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Harris's Sparrow

Today Chris Charlesworth and his younger brother Conner, Trevor, my son Conor and I  birded Christmas Island in Salmon Arm. Trevor and I headed around the shoreline with the boys while Chris walked along a trail that ran adjacent to a railway line. As we made our way along the shore, we began seeing birds. There was a group of six Long-billed Dowitchers feeding in the mud, a Northern Shrike perched up on a snag and a Northern Harrier gliding effortlessly over the marsh. Just as we were shouting to the boys to look at the harrier, Trevor’s phone rang. Trevor listened for a few seconds then looked at me with a smirk on his face. He casually said “Harris’s Sparrow!” By the time he said sparrow I was already running. My binoculars were  bouncing off my chest and my scope swang uncontrollably on my shoulder. I ran! Crunch, crunch, crunch was all I could hear as I sprinted my way around the loop of the island and back to the path.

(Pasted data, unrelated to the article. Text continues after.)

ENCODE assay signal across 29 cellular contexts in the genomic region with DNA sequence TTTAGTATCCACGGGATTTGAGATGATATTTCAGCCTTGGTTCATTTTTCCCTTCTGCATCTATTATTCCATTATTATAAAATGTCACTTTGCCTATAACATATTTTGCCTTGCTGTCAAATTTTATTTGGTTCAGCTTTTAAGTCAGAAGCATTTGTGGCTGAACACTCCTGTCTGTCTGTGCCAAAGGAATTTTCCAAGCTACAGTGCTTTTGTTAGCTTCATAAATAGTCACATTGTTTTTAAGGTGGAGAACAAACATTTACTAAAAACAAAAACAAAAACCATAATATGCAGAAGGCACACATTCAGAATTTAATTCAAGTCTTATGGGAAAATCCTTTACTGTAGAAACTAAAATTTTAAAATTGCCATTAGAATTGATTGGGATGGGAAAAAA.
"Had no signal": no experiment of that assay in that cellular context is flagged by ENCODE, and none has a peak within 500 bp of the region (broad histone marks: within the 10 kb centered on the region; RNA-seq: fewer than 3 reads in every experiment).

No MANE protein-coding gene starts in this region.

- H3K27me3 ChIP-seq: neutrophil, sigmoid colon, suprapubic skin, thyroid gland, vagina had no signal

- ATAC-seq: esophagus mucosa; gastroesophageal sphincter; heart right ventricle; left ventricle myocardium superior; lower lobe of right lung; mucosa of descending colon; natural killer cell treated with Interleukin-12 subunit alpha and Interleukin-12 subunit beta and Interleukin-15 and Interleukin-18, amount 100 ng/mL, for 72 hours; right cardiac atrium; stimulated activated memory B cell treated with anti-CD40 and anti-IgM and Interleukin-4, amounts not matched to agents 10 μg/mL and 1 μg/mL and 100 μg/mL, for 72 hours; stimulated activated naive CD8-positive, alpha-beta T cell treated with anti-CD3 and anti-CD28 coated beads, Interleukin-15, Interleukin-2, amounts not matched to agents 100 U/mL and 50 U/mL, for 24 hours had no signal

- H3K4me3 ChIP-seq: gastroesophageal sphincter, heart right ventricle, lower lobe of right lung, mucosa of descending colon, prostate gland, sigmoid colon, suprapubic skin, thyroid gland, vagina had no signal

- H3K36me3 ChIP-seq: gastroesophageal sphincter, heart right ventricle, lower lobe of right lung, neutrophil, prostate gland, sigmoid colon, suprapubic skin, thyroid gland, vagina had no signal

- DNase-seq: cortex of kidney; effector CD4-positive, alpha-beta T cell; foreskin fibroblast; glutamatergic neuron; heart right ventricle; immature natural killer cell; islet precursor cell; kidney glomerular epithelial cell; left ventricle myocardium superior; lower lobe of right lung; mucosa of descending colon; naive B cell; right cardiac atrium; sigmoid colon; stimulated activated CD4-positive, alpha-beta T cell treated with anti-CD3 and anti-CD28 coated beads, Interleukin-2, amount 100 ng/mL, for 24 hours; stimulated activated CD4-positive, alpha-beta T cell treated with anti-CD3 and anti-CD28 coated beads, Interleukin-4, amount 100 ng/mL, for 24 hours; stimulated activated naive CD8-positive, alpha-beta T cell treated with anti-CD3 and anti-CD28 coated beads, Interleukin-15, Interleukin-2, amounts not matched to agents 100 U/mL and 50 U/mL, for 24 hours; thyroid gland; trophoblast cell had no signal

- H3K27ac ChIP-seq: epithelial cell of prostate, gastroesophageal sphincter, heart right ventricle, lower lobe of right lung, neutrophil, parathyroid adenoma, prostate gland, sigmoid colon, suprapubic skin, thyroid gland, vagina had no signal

What I didn’t know at that time, when the call came in,  was that Chris had set up his scope and zoomed in on my face prior to phoning, just so he could catch the show! By the time I got to Chris I was panting, sweating, and babbling. He laughed as he told me it was at the back of the reeds. “Pish pish…pish” Pishing is the sound produced by pursing your lips and simply saying pish! Some birders use this technique, an imitation of a scolding group of birds finding a predator. On many occasions this artificial noise will invoke a curious response by nearby birds that come to investigate the fuss. I was pishing alright! The spit was flying in all directions! The sparrow popped up for a second then went down again. I was flapping around, trying to focus and steady myself. This time it moved to the path and began feeding on the ground. I soaked up every moment; scrutinizing the characteristic field marks: pink bill, white throat and dark malar stripe indicating this was an immature bird. Trevor and the boys finally caught up and everyone was able to see it too.


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